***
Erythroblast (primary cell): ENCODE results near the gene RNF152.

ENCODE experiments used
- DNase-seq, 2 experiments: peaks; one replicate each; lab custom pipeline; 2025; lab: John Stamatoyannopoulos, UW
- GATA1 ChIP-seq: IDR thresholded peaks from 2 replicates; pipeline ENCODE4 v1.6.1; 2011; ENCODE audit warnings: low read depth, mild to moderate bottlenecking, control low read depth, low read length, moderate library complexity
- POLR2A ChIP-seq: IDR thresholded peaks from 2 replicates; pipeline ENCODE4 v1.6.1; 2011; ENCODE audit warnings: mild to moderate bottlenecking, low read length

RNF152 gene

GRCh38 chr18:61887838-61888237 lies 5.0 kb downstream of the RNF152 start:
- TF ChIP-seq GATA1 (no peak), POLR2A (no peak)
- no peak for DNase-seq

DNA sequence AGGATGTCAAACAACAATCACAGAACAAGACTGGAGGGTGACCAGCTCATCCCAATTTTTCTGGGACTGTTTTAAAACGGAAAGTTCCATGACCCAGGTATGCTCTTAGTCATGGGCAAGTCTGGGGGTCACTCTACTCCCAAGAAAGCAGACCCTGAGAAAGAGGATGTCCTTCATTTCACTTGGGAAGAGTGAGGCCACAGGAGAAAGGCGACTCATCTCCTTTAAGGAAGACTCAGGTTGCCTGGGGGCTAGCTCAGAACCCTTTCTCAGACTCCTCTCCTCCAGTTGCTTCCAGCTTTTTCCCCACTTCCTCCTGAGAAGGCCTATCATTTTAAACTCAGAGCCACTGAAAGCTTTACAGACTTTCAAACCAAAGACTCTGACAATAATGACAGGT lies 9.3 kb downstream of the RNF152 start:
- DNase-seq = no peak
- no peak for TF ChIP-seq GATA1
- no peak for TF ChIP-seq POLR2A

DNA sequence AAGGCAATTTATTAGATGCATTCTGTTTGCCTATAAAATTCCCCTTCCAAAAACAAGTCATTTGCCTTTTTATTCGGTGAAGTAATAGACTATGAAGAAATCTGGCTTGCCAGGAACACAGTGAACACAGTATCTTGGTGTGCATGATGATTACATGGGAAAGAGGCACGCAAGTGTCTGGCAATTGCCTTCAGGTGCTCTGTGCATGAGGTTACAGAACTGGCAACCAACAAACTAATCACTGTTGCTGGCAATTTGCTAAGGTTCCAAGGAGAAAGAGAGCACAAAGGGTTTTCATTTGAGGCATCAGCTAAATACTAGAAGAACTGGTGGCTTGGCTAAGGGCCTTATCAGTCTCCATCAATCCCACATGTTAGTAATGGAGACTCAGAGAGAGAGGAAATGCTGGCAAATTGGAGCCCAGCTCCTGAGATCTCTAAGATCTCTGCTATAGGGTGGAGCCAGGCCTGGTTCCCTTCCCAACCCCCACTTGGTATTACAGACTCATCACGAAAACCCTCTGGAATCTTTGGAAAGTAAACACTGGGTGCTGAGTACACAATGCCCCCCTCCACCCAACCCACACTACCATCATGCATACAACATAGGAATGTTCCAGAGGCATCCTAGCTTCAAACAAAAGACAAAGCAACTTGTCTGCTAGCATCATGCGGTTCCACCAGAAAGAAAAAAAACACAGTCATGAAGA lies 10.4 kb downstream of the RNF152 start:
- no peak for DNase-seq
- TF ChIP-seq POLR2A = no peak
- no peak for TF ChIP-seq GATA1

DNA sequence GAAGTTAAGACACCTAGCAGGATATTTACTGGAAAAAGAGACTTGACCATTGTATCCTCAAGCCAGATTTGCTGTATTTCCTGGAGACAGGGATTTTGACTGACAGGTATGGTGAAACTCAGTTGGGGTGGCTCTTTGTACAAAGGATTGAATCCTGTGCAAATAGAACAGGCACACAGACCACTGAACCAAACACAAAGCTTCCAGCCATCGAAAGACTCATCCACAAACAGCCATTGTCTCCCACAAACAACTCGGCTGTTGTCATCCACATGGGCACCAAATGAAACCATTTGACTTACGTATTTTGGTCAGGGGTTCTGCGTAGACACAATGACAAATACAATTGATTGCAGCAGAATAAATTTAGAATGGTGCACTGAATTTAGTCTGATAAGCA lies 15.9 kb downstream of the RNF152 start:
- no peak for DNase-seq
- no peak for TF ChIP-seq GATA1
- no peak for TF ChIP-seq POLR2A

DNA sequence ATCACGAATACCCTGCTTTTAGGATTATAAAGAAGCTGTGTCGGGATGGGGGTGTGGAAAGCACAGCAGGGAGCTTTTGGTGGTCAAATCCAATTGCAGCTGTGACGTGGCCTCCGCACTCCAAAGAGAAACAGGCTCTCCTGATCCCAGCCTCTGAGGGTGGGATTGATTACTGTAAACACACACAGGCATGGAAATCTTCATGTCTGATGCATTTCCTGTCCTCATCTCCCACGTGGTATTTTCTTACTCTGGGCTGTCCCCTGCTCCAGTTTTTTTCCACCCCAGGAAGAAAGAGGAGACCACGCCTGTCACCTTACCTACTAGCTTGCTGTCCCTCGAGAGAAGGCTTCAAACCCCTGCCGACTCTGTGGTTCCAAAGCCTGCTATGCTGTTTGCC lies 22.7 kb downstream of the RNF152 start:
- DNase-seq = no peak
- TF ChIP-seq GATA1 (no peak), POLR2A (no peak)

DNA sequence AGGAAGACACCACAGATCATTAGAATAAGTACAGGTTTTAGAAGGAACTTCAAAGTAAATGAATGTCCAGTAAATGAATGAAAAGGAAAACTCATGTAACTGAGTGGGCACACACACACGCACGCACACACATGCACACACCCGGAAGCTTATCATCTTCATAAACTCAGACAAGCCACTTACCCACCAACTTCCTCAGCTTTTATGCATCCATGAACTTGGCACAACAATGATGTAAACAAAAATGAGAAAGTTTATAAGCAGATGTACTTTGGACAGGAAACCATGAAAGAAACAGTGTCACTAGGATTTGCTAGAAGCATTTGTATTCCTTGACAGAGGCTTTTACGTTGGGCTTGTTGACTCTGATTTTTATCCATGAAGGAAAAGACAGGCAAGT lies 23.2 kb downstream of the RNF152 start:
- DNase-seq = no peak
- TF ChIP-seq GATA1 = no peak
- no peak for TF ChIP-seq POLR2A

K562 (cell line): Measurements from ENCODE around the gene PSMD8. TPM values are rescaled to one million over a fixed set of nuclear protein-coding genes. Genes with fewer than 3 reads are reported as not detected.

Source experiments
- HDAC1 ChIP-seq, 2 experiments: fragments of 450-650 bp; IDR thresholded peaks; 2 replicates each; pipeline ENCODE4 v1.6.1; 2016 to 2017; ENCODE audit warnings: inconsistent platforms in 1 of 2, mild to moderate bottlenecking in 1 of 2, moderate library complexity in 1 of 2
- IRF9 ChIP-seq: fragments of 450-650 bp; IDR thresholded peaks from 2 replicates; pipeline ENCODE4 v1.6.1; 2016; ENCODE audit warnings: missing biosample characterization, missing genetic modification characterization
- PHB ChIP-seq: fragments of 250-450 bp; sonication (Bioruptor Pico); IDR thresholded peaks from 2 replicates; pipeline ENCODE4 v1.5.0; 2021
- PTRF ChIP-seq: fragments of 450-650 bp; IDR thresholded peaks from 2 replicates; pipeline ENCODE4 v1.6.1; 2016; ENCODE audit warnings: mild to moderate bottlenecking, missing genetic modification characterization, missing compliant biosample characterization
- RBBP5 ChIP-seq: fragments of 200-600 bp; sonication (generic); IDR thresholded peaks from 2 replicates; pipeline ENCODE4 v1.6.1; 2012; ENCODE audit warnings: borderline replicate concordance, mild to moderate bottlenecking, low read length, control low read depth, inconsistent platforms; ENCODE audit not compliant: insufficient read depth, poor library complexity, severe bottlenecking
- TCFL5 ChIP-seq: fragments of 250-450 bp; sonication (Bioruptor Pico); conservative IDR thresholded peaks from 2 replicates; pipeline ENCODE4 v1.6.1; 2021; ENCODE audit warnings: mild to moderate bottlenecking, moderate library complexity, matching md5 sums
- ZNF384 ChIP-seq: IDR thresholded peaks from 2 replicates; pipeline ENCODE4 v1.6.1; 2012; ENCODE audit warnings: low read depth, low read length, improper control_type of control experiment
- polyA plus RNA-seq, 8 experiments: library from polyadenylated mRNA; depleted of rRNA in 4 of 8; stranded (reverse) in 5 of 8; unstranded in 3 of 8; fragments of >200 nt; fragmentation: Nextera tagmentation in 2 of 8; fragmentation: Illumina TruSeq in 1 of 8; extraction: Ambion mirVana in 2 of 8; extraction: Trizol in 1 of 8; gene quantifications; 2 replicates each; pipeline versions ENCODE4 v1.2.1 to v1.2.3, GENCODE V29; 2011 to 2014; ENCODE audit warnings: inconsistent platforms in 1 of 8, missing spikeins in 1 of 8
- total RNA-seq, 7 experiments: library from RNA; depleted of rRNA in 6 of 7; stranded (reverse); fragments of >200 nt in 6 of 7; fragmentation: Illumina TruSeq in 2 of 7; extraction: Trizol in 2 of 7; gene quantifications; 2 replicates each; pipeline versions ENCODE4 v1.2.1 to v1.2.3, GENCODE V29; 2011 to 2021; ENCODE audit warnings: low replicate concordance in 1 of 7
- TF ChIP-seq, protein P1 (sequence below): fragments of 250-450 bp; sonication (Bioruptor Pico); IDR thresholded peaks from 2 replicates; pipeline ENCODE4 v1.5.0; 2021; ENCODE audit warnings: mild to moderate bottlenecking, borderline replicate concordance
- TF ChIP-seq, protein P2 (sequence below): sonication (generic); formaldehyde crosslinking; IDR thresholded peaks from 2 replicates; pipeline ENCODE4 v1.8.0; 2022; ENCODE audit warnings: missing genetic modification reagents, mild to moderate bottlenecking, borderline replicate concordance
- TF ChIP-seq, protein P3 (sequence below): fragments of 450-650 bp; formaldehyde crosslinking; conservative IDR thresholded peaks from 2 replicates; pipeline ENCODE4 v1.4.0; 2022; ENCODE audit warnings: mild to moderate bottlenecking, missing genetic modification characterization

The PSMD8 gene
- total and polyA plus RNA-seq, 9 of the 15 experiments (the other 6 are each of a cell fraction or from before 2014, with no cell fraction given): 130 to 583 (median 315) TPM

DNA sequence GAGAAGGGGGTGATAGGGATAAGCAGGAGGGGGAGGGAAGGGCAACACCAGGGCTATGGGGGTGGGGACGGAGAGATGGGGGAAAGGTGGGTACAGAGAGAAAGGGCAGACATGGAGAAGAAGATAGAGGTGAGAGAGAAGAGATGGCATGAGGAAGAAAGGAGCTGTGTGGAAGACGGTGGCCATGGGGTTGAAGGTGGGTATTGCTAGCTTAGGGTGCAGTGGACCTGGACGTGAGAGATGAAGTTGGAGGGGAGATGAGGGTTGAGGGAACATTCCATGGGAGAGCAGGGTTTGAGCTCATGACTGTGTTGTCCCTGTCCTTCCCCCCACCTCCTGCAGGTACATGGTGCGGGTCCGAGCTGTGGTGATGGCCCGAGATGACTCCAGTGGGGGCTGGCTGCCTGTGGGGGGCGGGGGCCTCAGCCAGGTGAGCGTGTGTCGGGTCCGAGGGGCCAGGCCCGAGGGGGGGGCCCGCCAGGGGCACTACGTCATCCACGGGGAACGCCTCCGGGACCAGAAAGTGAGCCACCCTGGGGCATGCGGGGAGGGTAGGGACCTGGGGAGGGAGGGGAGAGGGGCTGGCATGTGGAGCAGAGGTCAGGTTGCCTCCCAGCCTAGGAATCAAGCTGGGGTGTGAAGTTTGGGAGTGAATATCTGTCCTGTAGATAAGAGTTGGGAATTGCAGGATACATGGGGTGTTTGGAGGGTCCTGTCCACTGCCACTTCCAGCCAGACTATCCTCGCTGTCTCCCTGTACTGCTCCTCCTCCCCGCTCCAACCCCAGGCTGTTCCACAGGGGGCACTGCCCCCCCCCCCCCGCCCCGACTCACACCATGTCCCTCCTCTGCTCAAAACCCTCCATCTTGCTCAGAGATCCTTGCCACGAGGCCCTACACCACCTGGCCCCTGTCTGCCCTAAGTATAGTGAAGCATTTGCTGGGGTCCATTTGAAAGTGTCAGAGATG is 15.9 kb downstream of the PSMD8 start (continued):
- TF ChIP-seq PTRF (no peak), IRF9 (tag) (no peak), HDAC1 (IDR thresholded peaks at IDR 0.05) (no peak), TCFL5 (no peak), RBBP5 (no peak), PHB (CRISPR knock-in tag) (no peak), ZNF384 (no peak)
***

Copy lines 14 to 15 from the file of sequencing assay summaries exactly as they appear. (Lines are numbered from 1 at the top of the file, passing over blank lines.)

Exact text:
DNA sequence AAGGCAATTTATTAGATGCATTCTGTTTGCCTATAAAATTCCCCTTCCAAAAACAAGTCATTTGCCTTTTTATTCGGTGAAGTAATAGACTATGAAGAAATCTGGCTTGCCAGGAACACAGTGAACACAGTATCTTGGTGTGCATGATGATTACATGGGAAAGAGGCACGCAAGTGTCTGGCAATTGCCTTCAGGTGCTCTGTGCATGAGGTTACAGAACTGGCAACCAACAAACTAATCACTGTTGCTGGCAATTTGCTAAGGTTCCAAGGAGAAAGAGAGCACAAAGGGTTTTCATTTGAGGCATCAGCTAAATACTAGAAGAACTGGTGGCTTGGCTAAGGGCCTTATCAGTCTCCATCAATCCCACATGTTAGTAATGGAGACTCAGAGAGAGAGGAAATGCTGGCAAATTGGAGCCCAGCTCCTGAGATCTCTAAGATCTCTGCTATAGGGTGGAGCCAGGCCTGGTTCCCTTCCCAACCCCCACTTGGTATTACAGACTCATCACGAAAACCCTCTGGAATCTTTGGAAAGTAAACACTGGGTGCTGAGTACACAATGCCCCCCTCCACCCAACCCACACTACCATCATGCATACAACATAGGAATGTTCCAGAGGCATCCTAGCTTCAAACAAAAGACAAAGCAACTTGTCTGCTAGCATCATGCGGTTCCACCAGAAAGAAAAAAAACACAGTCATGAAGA lies 10.4 kb downstream of the RNF152 start:
- no peak for DNase-seq